Friday, April 13, 2012

Drama On the Ice

It was extremely difficult resisting the urge to blog about the Titanic this week. Never the less, let's talk about a more local cold and dangerous ice-related event: the filming of D.W. Griffith's classic melodrama, Way Down East, starring Lillian Gish.

In March of 1920, Griffith, his crew and cast were filming on location in White River Junction, including shooting barn dance scenes at the Hotel Coolidge. Mostly, Griffith needed a frozen river and a snow storm to shoot the famous scene when our heroine is cast out into a blizzard, wanders blindly onto the frozen river, collapses and ends up floating down toward the falls on an ice floe.

The ice floe scenes were shot on the Connecticut and White Rivers, and drew crowds of local residents to watch the production. When she was on campus many years later to receive the first Dartmouth Film Award, Ms. Gish recalled that there had been some Dartmouth students who turned up to watch the filming, but they quickly lost interest, partially because the star was way out in the middle of the river, but also because it was just so terribly cold. A program for a September 1920 showing of Way Down East at the Majestic Theater in Boston comments on the expense of the engineering staff and the difficulties of "picturizing the elemental forces in the ice break-up of the river" which ultimately would make it one of Griffith's most expensive films.

The program also tells us that the film was a "simple, plain, old-fashioned story of very plain every-day people." Fortunately, I do not know any every-day people in the Upper Valley who would send their sons' girlfriends out into a blizzard to be washed down the Connecticut River on a piece of ice… but perhaps things were different in 1920.

Ask for the Way Down East photo file and the vertical file on Lillian Gish.

Tuesday, April 10, 2012

Ada Blackjack

In 1921 Ada Blackjack was hired as seamstress and cook for the ill-fated expedition to Wrangel Island.  The members of the expedition were handpicked by Vilhjalmur Stefansson in an attempt to establish a permanent settlement on the island and thus establish a claim for Canada.  Allan Crawford, Fred Maurer,  and Milton Galle disappeared in January, 1923 while trying to cross the Chukchi Sea to Siberia after the expedition's supplies ran out.  Lorne Knight died on the island - apparently from complications related to scurvy. Finally, after several months alone on Wrangel, Ada Blackjack was rescued in 1923 when another colonization company was landed on the island.  That attempt also failed and the island was eventually claimed by the Soviet Union.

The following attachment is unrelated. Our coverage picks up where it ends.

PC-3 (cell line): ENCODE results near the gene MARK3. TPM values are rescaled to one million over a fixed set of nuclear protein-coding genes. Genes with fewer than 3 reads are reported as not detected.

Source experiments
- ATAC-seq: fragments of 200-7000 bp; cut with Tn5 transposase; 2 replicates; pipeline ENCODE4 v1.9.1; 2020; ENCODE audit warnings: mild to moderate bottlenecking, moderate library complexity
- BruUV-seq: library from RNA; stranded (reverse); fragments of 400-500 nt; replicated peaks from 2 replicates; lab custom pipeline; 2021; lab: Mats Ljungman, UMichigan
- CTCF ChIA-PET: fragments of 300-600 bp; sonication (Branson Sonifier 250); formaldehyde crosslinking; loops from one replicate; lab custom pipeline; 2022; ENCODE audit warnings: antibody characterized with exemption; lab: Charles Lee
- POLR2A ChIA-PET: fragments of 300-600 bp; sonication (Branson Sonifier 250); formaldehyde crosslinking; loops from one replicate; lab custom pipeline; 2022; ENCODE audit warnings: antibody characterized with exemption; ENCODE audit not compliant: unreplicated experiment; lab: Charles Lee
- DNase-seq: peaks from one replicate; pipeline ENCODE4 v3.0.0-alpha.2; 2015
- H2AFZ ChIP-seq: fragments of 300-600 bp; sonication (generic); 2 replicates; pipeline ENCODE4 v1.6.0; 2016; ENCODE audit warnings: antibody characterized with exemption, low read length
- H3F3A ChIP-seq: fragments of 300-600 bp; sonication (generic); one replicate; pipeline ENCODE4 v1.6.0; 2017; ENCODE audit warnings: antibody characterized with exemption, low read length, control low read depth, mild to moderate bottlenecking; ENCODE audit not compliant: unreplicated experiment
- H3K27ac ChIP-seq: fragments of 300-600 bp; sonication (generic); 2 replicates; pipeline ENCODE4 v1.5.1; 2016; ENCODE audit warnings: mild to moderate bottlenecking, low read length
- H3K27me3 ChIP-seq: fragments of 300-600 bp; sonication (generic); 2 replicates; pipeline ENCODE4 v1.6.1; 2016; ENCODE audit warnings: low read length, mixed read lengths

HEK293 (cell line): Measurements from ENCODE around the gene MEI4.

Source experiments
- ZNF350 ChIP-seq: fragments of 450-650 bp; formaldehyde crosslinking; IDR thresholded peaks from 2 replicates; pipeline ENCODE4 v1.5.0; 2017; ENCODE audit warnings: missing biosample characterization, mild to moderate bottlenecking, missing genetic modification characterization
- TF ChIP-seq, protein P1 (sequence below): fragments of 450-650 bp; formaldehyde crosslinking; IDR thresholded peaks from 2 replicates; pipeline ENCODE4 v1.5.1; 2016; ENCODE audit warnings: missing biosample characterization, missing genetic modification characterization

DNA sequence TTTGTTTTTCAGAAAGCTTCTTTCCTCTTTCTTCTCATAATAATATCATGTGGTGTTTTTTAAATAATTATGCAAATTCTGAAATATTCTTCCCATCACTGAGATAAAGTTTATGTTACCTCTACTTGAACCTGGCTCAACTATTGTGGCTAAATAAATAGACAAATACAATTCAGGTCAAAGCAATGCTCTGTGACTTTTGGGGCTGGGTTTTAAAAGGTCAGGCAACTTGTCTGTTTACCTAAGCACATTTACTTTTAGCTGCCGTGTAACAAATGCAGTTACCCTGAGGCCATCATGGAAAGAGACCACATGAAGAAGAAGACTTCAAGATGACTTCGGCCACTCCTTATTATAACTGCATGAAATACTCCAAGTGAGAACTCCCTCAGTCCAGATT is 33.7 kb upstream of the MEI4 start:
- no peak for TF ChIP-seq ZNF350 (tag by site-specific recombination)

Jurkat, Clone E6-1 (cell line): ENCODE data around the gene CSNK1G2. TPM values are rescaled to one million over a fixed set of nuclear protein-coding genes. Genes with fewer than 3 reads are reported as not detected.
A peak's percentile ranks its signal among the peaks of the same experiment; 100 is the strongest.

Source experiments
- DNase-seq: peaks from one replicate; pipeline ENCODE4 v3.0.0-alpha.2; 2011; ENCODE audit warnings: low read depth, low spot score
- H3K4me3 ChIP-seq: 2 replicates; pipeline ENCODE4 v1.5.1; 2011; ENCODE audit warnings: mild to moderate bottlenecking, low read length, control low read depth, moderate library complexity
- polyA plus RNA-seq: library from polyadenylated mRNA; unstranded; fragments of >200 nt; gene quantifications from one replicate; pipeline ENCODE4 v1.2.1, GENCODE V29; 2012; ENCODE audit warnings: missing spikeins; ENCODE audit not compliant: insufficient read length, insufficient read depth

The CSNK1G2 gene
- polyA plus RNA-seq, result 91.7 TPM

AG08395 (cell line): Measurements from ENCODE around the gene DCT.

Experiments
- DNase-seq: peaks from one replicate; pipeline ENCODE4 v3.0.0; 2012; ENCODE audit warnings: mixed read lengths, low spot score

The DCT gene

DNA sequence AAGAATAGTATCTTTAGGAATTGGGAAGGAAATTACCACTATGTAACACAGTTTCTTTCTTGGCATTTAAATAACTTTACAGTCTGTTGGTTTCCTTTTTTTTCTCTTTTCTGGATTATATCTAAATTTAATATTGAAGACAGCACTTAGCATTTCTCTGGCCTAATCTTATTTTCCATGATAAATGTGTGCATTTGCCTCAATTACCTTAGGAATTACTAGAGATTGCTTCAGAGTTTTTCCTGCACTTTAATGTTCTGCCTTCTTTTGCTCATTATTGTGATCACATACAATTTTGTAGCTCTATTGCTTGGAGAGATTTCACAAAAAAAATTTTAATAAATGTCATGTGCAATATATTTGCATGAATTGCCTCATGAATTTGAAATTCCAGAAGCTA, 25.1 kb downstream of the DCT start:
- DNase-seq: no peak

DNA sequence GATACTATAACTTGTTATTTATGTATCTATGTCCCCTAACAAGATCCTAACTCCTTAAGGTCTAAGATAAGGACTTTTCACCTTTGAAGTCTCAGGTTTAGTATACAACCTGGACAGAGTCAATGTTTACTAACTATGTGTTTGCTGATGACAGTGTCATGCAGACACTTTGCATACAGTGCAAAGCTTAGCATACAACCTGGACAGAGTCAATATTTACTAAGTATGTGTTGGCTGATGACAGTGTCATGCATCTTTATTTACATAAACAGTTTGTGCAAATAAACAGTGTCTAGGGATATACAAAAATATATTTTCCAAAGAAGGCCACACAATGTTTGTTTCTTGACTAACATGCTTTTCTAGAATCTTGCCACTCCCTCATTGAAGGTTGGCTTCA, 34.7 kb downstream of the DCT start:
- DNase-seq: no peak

Diary for April 15 - 17, 1923
Starting in March, 1923, Ada kept a diary in which she recorded daily events on Wrangel.  An entry from April 15 reads "I was out the traps they was nothing and storming looking weather today.  And I got my boots soles already and soak them and knight said he feel bad." A later entry from June 22, 1923 reads "I move to the other tent today and I was my dishes and getting some wood."  On the surface a fairly normal entry, this was actually the day Ada found Knight dead in the tent that they had been sharing. A later narrative of the expedition by Ada reveals that Knight "died June 22, 1923, I found him dead the next morning after he saw me crying."

Though she was the lone survivor of the expedition, Ada Blackjack shunned publicity and tried to disappear from public view, emerging only to refute allegations that she had been responsible for Knight's death.  She died in 1983.

Ask for Stefansson Mss 8 to see Ada's diary, photos, and other material. A finding aid is available.  Additional material on the Wrangel expedition can be found in Stefansson's papers (Stefansson Mss 98 and Stefansson Mss 196), the papers of Harold Noice (Stefansson Mss 91) and the papers of Ingles Fletcher (Stefansson Mss 34).